Our Standard Session Fees and Scholarships

Individual, Marriage, Family session Fees: Vary from $45 - $175
Group Fees - $35/session

Dr. John VanderKaay

The standard rate for 50 minute counseling sessions with Dr. John VanderKaay is $175.

Germanie James

The standard rate for 50 minute counseling sessions with Germanie James is $100.

Julie Forman

The standard rate for 50 minute coaching sessions with Julie Forman is $45.

We do not charge different rates for individual, couples, or family counseling.

Counseling and coaching are investments in your life and those in relationships with you. It is an investment that can pay huge dividends for the rest of your life!

We expect our clients to invest not only their finances, but their time and other abilities into resolving the concerns that bring them in to see us. If our rates are impossible for you to pay, we often have scholarship funds that could reduce the cost of getting the help you want. Contact us to request a Scholarship Request Form.

Do We Accept Insurance?

We do NOT directly accept and bill any insurance plans. However, you can download the REIMBURSIFY app from either the Apple or Android Stores that you can use to file for out-of-network reimbursement in about a minute for FREE (paid for by our practice).

Let us know if you'll be using Reimbursify and request a SuperBill be emailed to you once a month. This will contain all the codes and information you'll need to file for reimbursement.

Please click on the “File FAST” button below and sign up for a new account and file your first claim.  This will connect you with our practice and make sure you are not charged for filing claims for appointments with us.

For the second and each claim after, you will only need to go to the app you downloaded and log in to the account you created.  Once logged in, select the “Clone Previous Claim” button, update the information that changes with each appointment (usually just the date), and click “File.”  That’s it!

Why don't we accept insurances and directly bill insurance companies?

There are a number of reasons for which we do not directly accept and bill insurance. The main reasons are:

A therapist has to diagnose someone to get reimbursed.

When a mental health provider directly bills your insurance for counseling or psychotherapy services, your insurance requires a lot of personal information about you to ensure that you have a “medical necessity” which requires the need for mental health and counseling services.  “Medical necessity” means that you have a mental health diagnosis that is severe enough to be impacting your daily functioning, meaning your ability to get your day to day things done (e.g. work, school, social interactions, activities of daily living such as bathing, eating, etc.). This means that a therapist directly billing your insurance needs to make a strong justification for what your diagnosis is and how it impairs you from being a functional individual.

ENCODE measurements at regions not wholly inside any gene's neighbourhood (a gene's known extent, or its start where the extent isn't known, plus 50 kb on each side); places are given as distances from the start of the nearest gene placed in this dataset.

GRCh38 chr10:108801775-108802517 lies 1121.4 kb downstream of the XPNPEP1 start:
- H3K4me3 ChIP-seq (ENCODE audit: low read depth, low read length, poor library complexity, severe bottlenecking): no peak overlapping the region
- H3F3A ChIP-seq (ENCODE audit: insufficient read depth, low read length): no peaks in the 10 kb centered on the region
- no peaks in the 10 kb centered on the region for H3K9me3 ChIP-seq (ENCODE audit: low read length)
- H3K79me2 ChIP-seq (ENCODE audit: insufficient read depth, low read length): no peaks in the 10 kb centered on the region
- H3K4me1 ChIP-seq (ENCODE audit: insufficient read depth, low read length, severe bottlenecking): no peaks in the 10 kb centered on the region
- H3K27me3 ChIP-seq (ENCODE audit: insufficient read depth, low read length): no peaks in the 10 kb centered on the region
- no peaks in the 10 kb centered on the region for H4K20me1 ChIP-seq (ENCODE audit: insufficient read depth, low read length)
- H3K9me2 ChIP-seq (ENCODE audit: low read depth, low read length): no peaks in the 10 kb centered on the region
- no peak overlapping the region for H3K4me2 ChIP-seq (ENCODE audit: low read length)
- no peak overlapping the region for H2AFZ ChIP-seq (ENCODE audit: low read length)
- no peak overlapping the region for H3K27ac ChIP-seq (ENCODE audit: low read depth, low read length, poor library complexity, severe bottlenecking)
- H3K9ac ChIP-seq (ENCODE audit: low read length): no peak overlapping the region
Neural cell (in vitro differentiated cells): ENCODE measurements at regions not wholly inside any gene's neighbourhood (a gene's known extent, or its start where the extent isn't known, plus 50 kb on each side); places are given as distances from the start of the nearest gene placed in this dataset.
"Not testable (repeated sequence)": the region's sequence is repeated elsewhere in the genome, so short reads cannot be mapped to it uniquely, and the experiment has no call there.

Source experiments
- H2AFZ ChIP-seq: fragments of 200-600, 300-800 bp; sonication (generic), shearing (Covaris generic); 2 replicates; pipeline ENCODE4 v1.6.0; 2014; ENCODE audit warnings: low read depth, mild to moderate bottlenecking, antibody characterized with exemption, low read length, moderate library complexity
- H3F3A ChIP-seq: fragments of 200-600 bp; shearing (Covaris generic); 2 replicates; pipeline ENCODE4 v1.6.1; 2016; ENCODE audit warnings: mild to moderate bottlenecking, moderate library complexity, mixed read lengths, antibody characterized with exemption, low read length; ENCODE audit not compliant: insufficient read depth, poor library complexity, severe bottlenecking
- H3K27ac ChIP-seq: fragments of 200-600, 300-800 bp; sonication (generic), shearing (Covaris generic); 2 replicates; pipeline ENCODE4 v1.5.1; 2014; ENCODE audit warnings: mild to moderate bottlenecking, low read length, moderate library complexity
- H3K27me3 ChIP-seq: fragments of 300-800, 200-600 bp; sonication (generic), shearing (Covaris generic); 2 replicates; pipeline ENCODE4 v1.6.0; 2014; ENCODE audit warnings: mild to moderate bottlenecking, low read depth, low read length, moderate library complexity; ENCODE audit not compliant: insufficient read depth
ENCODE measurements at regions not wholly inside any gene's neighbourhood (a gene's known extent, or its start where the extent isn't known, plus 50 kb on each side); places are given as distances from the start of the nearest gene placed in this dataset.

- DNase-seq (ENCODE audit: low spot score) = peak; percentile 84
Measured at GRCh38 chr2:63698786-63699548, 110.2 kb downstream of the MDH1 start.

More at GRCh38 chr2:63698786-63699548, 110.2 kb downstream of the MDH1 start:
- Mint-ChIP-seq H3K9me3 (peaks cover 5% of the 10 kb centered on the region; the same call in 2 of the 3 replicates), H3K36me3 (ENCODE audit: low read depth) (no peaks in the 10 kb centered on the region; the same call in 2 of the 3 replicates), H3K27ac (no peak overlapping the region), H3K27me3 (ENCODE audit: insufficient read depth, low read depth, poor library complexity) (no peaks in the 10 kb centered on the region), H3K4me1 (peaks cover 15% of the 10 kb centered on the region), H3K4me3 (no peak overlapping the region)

Insurance doesn’t reimburse for “marriage therapy” or “I’m having a hard time” or even “grief”. It is a medical model, and so this means that payment can only be for a diagnosis. This means that (even in family therapy) one person must receive a label. And these labels will be part of your official record, permanently. This might never matter to you. If you are one of the fortunate ones who has medical, life and disability benefits through your employer… you might never worry about this. But if you’re someone who might ever be unemployed, self-employed, or need to purchase your own benefits- a mental health diagnosis can make the difference between preferred coverage or none at all.

Your care is dictated by the insurer.

Most insurance requires some sort of treatment plan to be submitted by in-network providers. This means that (rather than giving you the care that best fits your needs) the therapist is responsible to the claims representative (usually a non-mental health professional) for how you spend your time. To put it simply, an in-network therapist works for the insurance company, not you. It doesn’t matter what you and your therapist decide is in your best interest, it needs to fit their matrix of decisions. It also must fit within the allotted sessions which are determined ahead of time, not based on need.  Also, this treatment plan becomes a part of your permanent record with the insurance company.

Your records are not protected.

Your insurer can audit your records at any time they wish. This means any details that your therapist might not have included in the paperwork (perhaps for good reason) is technically open to the eyes of any “claims specialist” the company hires. Again, this might not matter to you. But if you hold high clearance for a job or have other reasons you want your information to be held confidential, this is important to know.

Additional Options

The Wounded Warrior Project
In-House Scholarship